You won't find a better "school of life" than being part of a big family.
Most behavior is learned, and a child’s emotional education begins at home. Children learn emotional maturity as the adults in their life teach and practice with them. They need the freedom to say what they like or dislike, and they need to be encouraged to start conversations and games with other children.
Parents should always keep in mind that children learn little by little, step by step. The skills involved in emotional maturity will not only help them do well in school and make friends, but will set them up for success in life.
Families with more children have the advantage in this regard because of the amount of affective, relational, and cognitive stimuli each member of the family experiences each day.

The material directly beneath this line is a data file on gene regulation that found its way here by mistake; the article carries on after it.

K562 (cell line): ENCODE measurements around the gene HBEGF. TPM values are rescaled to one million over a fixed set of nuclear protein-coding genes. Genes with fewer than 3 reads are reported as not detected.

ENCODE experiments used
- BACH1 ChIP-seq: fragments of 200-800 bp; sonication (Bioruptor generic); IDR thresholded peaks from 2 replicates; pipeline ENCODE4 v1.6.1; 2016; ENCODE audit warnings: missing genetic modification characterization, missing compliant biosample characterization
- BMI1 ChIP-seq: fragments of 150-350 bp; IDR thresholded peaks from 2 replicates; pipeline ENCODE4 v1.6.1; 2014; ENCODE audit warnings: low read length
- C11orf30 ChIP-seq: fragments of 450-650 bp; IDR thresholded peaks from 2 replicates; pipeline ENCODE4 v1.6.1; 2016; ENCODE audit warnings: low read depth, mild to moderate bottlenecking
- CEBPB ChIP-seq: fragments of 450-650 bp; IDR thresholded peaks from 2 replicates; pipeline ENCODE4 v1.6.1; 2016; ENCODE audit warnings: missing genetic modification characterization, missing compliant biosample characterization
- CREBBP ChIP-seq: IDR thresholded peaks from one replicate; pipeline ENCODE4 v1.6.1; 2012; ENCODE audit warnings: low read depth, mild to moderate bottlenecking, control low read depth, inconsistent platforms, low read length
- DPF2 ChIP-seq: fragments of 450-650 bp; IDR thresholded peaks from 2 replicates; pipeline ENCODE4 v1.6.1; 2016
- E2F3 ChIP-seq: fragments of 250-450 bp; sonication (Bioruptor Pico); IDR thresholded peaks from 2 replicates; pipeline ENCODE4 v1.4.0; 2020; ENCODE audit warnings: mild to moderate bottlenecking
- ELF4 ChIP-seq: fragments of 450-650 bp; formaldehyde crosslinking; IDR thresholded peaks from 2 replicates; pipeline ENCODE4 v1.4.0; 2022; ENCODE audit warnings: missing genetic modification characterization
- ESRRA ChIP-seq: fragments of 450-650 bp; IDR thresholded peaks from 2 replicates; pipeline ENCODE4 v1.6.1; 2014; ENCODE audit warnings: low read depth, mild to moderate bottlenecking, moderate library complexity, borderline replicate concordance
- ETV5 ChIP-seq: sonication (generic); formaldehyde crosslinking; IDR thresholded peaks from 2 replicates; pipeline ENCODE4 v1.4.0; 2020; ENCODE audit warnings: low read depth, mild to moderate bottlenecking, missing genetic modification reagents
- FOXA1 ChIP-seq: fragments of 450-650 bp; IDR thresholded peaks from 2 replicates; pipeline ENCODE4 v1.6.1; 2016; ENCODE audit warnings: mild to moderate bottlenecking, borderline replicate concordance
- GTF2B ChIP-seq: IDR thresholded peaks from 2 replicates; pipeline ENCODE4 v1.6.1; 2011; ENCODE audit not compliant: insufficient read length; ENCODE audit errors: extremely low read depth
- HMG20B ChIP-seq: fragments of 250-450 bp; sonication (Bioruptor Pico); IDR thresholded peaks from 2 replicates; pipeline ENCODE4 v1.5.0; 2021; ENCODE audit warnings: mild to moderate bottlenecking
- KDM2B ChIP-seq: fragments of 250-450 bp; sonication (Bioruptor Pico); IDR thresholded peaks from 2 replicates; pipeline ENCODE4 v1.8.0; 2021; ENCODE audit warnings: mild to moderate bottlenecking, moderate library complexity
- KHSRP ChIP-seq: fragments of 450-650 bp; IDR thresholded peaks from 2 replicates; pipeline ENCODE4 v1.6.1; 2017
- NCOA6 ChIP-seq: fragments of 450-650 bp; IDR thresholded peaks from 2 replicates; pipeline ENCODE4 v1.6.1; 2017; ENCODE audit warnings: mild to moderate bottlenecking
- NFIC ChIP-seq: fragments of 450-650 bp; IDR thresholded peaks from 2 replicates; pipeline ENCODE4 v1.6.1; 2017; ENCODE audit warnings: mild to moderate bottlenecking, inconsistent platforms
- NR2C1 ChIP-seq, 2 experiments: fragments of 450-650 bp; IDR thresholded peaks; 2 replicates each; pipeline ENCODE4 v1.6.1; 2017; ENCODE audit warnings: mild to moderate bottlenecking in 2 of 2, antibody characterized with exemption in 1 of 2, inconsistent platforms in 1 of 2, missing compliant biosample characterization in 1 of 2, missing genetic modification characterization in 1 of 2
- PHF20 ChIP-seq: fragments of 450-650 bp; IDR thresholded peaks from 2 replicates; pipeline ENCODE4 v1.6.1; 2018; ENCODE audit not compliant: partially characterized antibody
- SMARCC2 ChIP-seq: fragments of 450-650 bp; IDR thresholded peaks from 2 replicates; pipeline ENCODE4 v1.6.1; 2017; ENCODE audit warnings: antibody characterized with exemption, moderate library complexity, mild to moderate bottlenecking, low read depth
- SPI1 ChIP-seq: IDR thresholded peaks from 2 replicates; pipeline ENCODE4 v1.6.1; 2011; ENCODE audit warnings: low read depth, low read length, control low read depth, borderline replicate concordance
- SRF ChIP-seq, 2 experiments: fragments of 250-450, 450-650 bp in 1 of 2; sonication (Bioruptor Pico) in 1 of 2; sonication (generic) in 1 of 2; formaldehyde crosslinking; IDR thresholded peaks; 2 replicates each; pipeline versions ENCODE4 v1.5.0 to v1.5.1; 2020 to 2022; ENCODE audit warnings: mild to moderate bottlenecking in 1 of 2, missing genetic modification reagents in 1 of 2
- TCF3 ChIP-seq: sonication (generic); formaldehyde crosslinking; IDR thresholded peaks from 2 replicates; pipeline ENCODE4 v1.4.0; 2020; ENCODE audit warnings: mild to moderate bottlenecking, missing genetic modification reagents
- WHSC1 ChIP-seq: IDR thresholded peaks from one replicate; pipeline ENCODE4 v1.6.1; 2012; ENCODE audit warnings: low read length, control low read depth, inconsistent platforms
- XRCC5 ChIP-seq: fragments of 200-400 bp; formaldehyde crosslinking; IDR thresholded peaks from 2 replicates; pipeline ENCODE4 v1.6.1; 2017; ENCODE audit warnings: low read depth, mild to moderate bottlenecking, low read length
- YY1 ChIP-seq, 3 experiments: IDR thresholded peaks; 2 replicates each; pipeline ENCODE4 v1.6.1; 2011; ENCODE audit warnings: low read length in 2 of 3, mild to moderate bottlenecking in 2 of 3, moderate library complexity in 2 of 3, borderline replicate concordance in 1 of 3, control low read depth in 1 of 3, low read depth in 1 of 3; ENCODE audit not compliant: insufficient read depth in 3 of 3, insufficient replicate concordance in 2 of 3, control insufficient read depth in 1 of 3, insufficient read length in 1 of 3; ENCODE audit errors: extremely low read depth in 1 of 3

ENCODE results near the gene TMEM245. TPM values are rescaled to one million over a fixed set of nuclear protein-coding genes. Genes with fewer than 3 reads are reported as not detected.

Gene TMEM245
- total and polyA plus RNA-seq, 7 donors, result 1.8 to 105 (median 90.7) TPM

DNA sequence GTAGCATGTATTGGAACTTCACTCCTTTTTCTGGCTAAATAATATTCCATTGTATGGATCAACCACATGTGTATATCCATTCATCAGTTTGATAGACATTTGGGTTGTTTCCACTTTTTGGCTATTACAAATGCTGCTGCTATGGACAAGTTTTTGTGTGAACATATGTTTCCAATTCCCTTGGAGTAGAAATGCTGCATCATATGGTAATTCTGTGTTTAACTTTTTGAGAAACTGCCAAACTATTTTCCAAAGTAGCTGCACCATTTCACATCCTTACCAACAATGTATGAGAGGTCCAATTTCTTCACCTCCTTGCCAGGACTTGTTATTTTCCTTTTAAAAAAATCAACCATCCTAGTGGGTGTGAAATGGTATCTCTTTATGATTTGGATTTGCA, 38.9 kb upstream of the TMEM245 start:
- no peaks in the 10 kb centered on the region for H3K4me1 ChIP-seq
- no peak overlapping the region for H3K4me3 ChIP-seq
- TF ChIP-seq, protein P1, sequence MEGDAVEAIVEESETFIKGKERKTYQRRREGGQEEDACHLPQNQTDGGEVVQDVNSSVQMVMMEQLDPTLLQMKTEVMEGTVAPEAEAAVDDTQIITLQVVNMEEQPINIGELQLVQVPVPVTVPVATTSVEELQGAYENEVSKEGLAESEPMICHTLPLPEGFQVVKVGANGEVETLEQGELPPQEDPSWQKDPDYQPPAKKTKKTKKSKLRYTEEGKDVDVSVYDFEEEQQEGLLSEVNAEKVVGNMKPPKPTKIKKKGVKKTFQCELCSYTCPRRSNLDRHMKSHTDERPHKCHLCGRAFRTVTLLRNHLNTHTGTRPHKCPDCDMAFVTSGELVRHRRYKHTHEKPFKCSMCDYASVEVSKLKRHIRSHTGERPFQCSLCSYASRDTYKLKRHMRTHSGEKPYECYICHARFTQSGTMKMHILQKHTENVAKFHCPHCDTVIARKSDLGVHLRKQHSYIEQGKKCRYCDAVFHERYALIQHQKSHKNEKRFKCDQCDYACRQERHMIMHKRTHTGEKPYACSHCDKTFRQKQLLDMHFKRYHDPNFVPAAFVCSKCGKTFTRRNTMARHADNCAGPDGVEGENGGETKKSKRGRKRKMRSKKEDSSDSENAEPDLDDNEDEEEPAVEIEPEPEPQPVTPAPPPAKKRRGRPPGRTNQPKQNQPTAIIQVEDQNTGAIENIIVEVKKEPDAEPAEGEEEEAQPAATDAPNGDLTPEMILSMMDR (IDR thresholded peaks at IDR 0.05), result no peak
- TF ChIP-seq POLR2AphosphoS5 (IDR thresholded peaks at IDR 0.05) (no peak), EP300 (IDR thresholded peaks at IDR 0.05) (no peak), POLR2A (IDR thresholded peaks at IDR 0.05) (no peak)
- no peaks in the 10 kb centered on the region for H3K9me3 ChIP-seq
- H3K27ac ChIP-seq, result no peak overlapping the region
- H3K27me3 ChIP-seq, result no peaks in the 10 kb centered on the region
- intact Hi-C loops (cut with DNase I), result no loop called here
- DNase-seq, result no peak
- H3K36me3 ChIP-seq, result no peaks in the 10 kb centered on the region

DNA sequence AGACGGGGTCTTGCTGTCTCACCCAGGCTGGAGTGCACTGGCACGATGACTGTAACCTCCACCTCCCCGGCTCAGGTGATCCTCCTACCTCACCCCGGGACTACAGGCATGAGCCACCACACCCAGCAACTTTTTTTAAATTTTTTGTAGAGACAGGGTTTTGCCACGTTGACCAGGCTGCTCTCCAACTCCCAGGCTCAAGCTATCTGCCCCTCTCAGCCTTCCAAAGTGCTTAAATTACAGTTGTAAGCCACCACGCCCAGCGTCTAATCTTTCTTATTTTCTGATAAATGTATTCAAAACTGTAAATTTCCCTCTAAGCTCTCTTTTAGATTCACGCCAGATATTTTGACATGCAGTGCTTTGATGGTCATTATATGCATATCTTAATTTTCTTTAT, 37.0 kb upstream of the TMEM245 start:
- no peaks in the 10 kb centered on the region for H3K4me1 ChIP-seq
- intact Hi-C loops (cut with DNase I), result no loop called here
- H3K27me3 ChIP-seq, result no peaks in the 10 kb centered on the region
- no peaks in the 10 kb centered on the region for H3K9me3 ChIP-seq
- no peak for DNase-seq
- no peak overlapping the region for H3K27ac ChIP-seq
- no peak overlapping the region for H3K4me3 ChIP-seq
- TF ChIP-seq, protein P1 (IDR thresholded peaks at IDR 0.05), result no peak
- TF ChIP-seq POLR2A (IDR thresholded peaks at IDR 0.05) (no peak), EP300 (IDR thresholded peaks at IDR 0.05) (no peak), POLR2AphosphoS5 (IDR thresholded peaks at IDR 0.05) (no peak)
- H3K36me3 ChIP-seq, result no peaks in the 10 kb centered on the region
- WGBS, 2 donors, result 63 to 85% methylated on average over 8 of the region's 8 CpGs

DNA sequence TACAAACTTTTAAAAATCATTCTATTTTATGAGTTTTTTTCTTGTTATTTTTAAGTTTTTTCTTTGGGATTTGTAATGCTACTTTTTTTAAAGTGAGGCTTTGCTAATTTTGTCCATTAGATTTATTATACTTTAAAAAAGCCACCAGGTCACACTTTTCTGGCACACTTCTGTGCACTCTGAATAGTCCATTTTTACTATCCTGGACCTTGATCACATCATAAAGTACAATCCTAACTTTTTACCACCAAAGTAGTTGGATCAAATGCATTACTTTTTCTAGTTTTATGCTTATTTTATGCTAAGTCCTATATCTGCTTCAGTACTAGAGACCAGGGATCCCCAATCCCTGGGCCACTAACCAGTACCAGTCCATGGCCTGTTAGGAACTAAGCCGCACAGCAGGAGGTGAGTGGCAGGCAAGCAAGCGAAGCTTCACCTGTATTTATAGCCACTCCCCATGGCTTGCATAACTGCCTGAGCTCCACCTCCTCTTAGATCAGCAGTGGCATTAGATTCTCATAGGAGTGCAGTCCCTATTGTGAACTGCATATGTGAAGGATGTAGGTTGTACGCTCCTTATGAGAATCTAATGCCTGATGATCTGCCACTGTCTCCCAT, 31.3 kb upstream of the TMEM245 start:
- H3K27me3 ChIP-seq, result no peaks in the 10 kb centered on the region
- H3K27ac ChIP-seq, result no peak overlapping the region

From their very first year, children are interested in getting to know the people around them. Their instinct to play begins in the first few months and grows over the years — largely stimulated by their siblings. It’s like a school of life: They get a head start on social and affective development, since they have to learn to manage their emotions with siblings of different ages, interests, and personalities.